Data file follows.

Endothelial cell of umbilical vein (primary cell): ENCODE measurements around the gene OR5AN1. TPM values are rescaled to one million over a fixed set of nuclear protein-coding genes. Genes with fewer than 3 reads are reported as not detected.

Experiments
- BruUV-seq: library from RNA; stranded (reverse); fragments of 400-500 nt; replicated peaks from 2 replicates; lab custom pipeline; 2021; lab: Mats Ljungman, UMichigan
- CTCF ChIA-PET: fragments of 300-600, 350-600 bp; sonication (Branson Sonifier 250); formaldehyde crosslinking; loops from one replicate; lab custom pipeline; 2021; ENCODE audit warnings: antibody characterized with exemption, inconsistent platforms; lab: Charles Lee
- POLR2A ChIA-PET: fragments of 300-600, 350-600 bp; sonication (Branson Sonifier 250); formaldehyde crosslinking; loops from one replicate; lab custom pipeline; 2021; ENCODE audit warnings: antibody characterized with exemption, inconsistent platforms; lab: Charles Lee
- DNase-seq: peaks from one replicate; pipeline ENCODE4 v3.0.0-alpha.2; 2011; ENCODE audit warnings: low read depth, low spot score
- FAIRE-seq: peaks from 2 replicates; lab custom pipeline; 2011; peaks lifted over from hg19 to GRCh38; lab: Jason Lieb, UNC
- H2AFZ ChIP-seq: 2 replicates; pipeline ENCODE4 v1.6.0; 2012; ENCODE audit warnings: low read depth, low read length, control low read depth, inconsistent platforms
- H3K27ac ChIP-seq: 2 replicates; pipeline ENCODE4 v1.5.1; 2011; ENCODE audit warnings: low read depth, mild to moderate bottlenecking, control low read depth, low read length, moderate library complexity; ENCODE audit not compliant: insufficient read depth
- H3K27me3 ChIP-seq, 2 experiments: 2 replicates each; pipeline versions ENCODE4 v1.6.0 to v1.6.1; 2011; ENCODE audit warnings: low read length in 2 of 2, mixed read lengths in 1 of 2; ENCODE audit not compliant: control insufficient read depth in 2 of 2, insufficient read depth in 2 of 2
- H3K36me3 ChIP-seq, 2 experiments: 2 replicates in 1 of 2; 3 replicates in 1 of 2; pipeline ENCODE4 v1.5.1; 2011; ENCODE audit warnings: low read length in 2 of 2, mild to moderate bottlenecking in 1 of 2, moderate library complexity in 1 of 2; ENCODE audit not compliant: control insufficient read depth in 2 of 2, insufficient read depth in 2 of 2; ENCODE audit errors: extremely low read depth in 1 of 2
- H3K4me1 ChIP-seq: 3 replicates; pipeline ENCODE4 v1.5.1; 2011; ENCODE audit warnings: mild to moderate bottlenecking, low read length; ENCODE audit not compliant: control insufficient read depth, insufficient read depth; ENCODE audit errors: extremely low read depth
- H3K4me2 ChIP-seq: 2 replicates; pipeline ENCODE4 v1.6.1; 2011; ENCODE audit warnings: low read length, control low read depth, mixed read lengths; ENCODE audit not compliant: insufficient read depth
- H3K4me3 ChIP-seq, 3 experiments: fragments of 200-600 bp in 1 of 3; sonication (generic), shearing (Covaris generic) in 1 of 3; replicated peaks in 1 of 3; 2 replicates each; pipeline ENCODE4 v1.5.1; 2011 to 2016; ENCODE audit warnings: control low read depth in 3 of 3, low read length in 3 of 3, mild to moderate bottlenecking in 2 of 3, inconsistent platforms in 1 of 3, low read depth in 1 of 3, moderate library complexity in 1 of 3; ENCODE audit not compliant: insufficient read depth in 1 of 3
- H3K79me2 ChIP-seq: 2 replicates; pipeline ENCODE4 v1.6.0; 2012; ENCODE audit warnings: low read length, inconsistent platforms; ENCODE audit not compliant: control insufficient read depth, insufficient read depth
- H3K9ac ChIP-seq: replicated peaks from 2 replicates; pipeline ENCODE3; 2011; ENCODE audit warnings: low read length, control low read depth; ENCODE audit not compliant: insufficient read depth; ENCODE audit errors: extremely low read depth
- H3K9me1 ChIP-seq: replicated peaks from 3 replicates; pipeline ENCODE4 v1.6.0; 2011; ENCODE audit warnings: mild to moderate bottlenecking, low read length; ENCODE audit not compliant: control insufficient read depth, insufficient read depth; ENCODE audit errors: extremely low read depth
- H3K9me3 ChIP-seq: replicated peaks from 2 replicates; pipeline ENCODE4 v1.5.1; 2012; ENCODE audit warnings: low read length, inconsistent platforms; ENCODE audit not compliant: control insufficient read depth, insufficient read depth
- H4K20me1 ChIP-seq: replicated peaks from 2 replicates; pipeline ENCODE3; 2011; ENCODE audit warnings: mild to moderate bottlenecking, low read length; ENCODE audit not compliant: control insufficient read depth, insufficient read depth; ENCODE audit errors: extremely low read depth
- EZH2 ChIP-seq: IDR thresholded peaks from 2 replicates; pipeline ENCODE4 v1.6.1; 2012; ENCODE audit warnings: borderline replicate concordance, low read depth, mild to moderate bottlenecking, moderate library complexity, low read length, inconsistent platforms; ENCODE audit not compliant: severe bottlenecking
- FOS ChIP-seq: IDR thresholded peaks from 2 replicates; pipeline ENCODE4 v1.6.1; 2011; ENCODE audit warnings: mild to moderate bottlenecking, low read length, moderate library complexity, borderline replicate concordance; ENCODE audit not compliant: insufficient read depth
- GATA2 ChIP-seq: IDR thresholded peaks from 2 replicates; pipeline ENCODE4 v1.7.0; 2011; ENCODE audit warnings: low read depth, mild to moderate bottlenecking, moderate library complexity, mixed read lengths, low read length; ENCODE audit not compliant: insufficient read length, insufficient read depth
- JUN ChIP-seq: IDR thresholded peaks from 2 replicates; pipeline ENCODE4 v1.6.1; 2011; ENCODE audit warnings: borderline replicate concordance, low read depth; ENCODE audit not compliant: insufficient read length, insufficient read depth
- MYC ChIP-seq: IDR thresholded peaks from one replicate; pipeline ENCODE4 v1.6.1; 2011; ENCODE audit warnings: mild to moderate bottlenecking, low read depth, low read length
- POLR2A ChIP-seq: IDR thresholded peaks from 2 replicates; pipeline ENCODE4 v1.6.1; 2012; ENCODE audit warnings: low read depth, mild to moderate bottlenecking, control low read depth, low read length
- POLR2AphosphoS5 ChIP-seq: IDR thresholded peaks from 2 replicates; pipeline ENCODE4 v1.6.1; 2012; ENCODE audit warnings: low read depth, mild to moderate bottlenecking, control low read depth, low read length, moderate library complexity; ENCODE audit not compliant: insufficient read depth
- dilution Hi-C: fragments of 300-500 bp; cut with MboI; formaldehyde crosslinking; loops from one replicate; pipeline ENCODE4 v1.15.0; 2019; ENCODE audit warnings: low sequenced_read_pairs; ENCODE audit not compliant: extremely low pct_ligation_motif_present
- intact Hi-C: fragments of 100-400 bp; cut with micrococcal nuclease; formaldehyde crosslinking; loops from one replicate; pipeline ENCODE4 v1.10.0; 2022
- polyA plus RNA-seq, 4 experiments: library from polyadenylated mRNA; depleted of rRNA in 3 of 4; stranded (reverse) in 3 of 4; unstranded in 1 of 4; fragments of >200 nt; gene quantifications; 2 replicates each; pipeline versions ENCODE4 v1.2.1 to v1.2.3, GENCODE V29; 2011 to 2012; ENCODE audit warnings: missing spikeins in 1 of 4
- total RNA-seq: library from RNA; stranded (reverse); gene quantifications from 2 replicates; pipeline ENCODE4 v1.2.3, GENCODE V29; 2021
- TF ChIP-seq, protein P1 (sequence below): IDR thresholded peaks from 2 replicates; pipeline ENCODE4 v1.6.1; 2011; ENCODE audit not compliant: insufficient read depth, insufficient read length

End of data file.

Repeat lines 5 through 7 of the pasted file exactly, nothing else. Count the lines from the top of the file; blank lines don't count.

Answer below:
- POLR2A ChIA-PET: fragments of 300-600, 350-600 bp; sonication (Branson Sonifier 250); formaldehyde crosslinking; loops from one replicate; lab custom pipeline; 2021; ENCODE audit warnings: antibody characterized with exemption, inconsistent platforms; lab: Charles Lee
- DNase-seq: peaks from one replicate; pipeline ENCODE4 v3.0.0-alpha.2; 2011; ENCODE audit warnings: low read depth, low spot score
- FAIRE-seq: peaks from 2 replicates; lab custom pipeline; 2011; peaks lifted over from hg19 to GRCh38; lab: Jason Lieb, UNC